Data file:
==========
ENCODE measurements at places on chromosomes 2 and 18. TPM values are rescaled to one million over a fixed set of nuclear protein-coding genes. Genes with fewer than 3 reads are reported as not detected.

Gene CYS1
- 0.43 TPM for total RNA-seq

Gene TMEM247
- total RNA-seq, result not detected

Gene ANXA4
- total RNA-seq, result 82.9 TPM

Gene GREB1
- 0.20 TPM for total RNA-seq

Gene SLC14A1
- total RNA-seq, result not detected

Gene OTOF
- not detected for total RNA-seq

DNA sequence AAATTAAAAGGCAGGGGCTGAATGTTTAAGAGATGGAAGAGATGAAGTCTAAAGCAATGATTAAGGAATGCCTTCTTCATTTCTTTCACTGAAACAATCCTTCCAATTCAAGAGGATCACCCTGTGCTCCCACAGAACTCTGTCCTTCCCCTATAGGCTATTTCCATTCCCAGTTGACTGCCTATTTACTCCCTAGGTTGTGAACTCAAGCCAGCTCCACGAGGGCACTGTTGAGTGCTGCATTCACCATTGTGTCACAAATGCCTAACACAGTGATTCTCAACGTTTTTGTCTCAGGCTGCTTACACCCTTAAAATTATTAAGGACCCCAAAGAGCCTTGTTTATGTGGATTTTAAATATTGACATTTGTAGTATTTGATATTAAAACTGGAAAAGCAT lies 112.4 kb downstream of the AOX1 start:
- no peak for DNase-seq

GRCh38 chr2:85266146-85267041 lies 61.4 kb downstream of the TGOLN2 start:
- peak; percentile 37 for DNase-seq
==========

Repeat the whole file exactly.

ENCODE measurements at places on chromosomes 2 and 18. TPM values are rescaled to one million over a fixed set of nuclear protein-coding genes. Genes with fewer than 3 reads are reported as not detected.

Gene CYS1
- 0.43 TPM for total RNA-seq

Gene TMEM247
- total RNA-seq, result not detected

Gene ANXA4
- total RNA-seq, result 82.9 TPM

Gene GREB1
- 0.20 TPM for total RNA-seq

Gene SLC14A1
- total RNA-seq, result not detected

Gene OTOF
- not detected for total RNA-seq

DNA sequence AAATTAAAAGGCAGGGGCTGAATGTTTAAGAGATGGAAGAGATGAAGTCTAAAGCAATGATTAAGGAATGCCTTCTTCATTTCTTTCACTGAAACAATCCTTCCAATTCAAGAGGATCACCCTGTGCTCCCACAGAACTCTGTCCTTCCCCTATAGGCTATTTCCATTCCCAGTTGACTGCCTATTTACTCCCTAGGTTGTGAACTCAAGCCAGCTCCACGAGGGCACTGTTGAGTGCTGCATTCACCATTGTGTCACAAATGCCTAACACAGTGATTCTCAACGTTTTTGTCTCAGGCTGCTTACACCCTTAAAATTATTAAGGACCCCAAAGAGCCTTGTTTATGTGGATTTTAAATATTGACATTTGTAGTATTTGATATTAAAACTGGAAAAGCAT lies 112.4 kb downstream of the AOX1 start:
- no peak for DNase-seq

GRCh38 chr2:85266146-85267041 lies 61.4 kb downstream of the TGOLN2 start:
- peak; percentile 37 for DNase-seq